28th – Navy bombers hit Nauru.

29th – Meat-fats rationing begins. Pianist Rachmaninoff dies.

30th – Mareth Line falls.

31st – McNutt orders induction of men in non-essential jobs.


6th – Doolittle’s airmen make first raid on Italy from North Africa.

7th – New Army order limits running for office by servicemen.

7th – Edgar Thomson Steel Works in Braddock hit by strike of 26,000 employees.

8th – British and U.S. troops meet on Gafsa-Gabes road in Tunisia.

9th – Wages, prices, jobs frozen.

13th – Second War Loan Drive begins.

18th – Tom Harmon safe after plane crash.

21st – “Employment Stabilization Plan” goes into effect here, all jobs “frozen.”

22nd – Japs announce executions of U.S. fliers who raided Tokyo.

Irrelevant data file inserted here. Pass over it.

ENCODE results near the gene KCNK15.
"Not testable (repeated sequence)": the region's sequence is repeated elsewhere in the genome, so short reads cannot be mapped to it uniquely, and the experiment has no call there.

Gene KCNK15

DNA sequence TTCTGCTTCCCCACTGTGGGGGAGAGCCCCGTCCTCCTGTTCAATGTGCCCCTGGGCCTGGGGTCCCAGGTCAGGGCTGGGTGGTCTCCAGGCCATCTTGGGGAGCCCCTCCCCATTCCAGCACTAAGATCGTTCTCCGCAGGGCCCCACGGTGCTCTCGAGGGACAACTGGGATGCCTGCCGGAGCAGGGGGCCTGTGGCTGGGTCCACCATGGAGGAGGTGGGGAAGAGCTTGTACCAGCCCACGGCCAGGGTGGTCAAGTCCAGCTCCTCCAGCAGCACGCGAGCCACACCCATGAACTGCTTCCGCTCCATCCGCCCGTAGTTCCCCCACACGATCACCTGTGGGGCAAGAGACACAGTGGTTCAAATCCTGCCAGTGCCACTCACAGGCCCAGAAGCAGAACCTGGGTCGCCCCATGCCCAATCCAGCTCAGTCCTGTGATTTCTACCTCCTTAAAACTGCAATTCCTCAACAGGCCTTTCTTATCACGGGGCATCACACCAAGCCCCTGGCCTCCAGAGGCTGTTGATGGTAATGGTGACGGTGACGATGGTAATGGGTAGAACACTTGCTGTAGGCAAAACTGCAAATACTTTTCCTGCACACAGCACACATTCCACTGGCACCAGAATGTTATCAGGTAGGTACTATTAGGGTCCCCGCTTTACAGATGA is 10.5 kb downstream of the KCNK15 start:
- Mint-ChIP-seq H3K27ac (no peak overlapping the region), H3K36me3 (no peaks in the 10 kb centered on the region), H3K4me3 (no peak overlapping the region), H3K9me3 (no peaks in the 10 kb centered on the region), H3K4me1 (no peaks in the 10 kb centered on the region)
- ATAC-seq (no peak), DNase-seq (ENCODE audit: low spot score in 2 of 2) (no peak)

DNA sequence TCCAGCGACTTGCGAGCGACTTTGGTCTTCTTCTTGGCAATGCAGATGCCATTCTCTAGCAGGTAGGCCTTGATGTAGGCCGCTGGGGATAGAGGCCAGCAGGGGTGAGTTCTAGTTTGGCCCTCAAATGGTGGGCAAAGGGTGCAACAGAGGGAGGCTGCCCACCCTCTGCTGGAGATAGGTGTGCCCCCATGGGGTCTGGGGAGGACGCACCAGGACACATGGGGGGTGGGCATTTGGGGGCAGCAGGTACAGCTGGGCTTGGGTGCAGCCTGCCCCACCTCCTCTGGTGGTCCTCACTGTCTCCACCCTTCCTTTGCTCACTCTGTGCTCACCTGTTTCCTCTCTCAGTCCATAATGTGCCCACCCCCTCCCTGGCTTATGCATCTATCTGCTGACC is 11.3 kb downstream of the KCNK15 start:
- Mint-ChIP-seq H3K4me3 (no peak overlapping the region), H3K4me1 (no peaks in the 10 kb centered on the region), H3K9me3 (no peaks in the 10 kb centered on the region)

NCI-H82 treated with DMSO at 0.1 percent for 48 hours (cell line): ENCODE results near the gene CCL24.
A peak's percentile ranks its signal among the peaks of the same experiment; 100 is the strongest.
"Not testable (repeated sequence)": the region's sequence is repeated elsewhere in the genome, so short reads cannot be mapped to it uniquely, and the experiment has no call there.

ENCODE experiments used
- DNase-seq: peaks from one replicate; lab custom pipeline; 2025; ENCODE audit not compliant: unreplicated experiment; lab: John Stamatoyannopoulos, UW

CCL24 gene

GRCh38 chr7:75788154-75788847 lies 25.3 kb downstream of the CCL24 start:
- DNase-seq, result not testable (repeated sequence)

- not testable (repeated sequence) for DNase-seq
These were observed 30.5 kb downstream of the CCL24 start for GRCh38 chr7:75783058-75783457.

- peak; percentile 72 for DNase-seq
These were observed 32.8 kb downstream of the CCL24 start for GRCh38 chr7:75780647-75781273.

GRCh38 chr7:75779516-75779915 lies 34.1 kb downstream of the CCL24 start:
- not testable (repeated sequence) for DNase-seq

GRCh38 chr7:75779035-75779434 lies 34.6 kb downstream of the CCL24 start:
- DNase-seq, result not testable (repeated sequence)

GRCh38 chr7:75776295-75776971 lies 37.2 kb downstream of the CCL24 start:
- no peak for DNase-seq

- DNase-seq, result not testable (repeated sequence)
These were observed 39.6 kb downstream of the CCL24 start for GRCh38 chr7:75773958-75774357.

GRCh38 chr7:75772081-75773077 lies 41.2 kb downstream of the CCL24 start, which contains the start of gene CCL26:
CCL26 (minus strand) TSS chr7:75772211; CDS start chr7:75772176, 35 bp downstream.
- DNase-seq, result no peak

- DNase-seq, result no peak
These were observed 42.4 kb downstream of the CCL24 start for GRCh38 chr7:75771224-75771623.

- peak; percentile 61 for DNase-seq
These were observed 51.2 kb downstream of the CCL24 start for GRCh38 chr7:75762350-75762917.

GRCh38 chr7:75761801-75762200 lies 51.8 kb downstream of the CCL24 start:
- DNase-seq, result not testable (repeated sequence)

23rd – Curfew banning bright lights for minor girls ordered.

27th – 20,000 Western Pennsylvania miners strike.

28th – Coal strike spreads; 33,000 idle.

29th – Stilwell, Chennault in Washington from China-Burma-India Theater. President Roosevelt orders miners back to work.


2nd – President seizes coal mines, puts Ickes in control.

3rd – Lewis announces two-week truce in coal strike.

5th – Lt. Gen. Frank M. Andrews killed in Iceland air crash.

6th – Lt. Gen. Jacob L. Devers appointed new European Theater chief.

7th – Tunis, Bizerte fall.

11th – Churchill in Washington for fifth war conference with Roosevelt. Axis forces surrender on Cape Bon, ending Tunisian war. U.S. troops land on Attu. Pittsburgh garbage collections halted by strike.

12th – John B. Townley, Pittsburgh Press veteran political writer, dies.

16th – RAF bombers blast Möhne, Sorpe and Eder Dams in Ruhr.